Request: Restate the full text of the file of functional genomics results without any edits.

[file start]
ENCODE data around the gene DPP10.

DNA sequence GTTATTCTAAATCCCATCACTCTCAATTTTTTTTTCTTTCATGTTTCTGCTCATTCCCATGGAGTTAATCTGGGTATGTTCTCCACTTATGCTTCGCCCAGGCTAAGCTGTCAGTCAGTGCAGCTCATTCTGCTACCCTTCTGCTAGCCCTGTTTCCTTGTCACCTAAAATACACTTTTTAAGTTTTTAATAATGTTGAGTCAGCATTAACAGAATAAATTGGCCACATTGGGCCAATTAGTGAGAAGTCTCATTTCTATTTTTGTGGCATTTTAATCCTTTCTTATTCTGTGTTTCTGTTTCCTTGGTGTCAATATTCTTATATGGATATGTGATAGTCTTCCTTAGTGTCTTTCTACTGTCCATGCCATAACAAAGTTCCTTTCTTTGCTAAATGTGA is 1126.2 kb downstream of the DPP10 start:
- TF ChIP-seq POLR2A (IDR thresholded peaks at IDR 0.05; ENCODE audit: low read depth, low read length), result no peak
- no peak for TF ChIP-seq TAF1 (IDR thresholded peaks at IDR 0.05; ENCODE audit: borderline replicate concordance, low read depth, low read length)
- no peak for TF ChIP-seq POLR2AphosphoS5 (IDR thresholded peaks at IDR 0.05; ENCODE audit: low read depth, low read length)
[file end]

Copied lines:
ENCODE data around the gene DPP10.

DNA sequence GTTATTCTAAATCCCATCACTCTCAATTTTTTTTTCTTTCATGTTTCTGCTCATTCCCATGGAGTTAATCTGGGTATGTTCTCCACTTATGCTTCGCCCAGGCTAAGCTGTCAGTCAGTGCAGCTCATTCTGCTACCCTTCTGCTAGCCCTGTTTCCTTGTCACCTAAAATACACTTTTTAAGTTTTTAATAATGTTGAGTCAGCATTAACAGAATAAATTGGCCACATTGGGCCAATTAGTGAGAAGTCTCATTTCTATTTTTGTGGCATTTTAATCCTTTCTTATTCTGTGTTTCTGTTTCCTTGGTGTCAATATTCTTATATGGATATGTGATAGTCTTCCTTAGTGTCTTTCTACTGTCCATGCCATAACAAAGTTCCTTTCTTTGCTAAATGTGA is 1126.2 kb downstream of the DPP10 start:
- TF ChIP-seq POLR2A (IDR thresholded peaks at IDR 0.05; ENCODE audit: low read depth, low read length), result no peak
- no peak for TF ChIP-seq TAF1 (IDR thresholded peaks at IDR 0.05; ENCODE audit: borderline replicate concordance, low read depth, low read length)
- no peak for TF ChIP-seq POLR2AphosphoS5 (IDR thresholded peaks at IDR 0.05; ENCODE audit: low read depth, low read length)